In the words of the Guardian,

The prime minister sent a total of three letters: an unsigned photocopy of the request he was obliged to send under the Benn Act, an explanatory letter from the UK’s ambassador to the EU and a personal letter explaining why Downing Street did not want an extension.

Any EU bureaucrat who's followed recent events in the UK knows full well that the first letter, signed or otherwise, represents Parliamentary intent, regardless of any "explanation" in the second. But legally, what people "know" may not be enough. Given that the EU is (presumably) not allowed to vote on a Brexit postponement without the UK's authorization, the exact legal definition of authorization is crucial.

Legally, can the EU accept the "obvious" meaning of these events, thereby acting as if they only received the first letter, and it was signed? If so, will they do that? By "act as if", I mean vote on postponement, not unanimously pass it. This question isn't intended to conjecture on how EU member states would participate in any hypothetical vote that may occur.


For now whe EU is playing a waiting game hoping it won't have to decide on that extension request. But it looks like if Westminster fails to approve the deal next week, the EU will consider Johnson's unsigned letter valid and offer an extension. What Johnson will do with that offer is a bigger question.

EU ambassadors agreed on Sunday morning that the withdrawal agreement would be sent to the European parliament on Monday. MEPs could vote on it on Thursday if the Commons has given its approval by then. [...]

The European council’s president, Donald Tusk, will spend until Tuesday consulting the heads of state and government about their appetite for a further Brexit delay. Ambassadors for the EU27 did not discuss the issue on Sunday morning.

Despite attempts by Downing Street to muddy the waters, the prime minister’s letter requesting an extension was formally accepted by Tusk on Saturday night. Johnson, speaking in the Commons earlier that day, had told MPs that he did not believe the EU would be minded to offer a further extension and that he would not negotiate one.

Nevertheless, if that Westminster deal vote is not forthcoming next week, the EU will probably approve an extension

Senior EU officials said it had been clear during the discussions among the leaders at a summit on Thursday that they would grant an extension. “Even [the French president Emmanuel] Macron in the room didn’t suggest otherwise”, a source said.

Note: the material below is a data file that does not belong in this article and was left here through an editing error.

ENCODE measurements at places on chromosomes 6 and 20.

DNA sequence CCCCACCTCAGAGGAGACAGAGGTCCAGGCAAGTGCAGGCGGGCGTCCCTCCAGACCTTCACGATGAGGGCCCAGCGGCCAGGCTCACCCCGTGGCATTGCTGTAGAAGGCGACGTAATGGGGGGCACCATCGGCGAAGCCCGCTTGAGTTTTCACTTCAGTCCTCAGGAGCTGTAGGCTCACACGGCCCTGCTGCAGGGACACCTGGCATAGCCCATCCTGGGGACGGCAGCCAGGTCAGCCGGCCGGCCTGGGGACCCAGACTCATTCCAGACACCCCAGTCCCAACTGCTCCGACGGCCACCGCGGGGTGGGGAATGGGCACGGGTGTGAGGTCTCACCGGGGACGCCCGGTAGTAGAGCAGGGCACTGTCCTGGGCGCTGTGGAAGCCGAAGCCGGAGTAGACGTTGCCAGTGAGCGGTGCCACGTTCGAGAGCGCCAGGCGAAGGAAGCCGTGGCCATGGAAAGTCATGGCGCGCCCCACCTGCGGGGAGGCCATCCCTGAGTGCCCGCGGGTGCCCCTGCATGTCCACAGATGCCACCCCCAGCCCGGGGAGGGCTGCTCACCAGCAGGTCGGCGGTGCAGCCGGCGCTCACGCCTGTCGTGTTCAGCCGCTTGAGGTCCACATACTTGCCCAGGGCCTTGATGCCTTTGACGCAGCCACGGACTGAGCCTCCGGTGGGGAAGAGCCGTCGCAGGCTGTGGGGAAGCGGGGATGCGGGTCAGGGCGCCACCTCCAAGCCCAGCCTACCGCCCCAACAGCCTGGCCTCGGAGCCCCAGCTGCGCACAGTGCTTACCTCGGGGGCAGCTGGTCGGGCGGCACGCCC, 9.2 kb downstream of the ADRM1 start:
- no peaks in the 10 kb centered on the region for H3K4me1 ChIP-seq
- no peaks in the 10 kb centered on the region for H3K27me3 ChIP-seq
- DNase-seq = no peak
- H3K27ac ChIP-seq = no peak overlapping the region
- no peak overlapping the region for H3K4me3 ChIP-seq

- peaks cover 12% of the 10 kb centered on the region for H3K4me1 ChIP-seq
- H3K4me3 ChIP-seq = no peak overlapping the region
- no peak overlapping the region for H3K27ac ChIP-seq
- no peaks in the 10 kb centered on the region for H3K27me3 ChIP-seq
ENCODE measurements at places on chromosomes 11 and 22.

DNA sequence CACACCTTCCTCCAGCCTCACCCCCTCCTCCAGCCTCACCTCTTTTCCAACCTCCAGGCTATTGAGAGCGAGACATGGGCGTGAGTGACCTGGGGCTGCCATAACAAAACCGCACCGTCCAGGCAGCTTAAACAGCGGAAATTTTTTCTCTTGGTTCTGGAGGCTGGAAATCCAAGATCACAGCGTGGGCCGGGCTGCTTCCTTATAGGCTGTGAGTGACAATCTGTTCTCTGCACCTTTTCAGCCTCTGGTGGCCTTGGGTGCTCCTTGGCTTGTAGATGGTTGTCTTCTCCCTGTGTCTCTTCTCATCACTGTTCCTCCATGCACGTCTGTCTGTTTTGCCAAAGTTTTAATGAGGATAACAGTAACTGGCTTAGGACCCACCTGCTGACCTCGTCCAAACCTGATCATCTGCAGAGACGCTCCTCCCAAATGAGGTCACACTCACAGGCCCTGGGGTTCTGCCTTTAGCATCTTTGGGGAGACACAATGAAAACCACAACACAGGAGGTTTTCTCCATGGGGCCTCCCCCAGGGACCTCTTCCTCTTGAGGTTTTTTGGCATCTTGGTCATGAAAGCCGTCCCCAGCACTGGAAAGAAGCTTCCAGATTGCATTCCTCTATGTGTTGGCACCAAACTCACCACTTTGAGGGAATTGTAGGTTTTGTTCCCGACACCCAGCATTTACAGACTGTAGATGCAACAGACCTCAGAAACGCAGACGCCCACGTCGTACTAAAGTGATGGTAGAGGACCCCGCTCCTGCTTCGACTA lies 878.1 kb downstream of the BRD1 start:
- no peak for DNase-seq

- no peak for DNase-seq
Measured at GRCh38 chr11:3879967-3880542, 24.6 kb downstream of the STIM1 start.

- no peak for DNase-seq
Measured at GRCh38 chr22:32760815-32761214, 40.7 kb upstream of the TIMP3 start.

That would put the onus back on Johnson to deal with the extension he didn't really want, which certainly fits with the EU's strategy of avoiding no-deal if a deal is still possible in their view.

The EU was a bit more explicit today that they didn't disqualify the request for being unsigned; CNN paraphrased:

The fact that Johnson did not sign the letter requesting an extension "does not change anything" when it comes to the European Union deciding on that request, European Commission chief spokeswoman Mina Andreeva told journalists in Brussels on Monday.

Furthermore, Brexit Secretary Stephen Barclay just said in Parliament (live TV) that the EU considers the request valid. So we even have UK government acknowledgement/confirmation of that fact as well.

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Legally, can the EU accept the "obvious" meaning of these events, thereby acting as if they only received the first letter, and it was signed? If so, will they do that? By "act as if", I mean vote on postponement, not unanimously pass it. This question isn't intended to conjecture on how EU member states would participate in any hypothetical vote that may occur.

If both the EU (all parties that have a veto on whether or not extension can be implemented) and the UK parliament want an extension then it's fairly easy to get there. Regardless of the legal difficulties that allow the EU or the UK parliament to formally negotiate an extension, either party could put a proposal out there informally.

If there's political will for a particular type of extension on both sides then the UK Parliament can simply legislate into UK law an extension the EU has signalled it will accept and instruct (by creating a law) the UK PM to ask for and accept that deal (not necessarily in that order).

Therefore, in the end it all boils down to political will. Whatever formal requirements there are for negotiating can be preceded by informal talks which can lead to a proposal that can be forced to suit formal procedures.

In particular, this question seems to arise from the fact that the UK PM does not agree with the UK parliament on avoiding no-deal even if that means extending the Brexit deadline. As we've seen on previous occasions where the PM was instructed to write a letter to the EU, the PM has complied with such instructions from parliament (so far).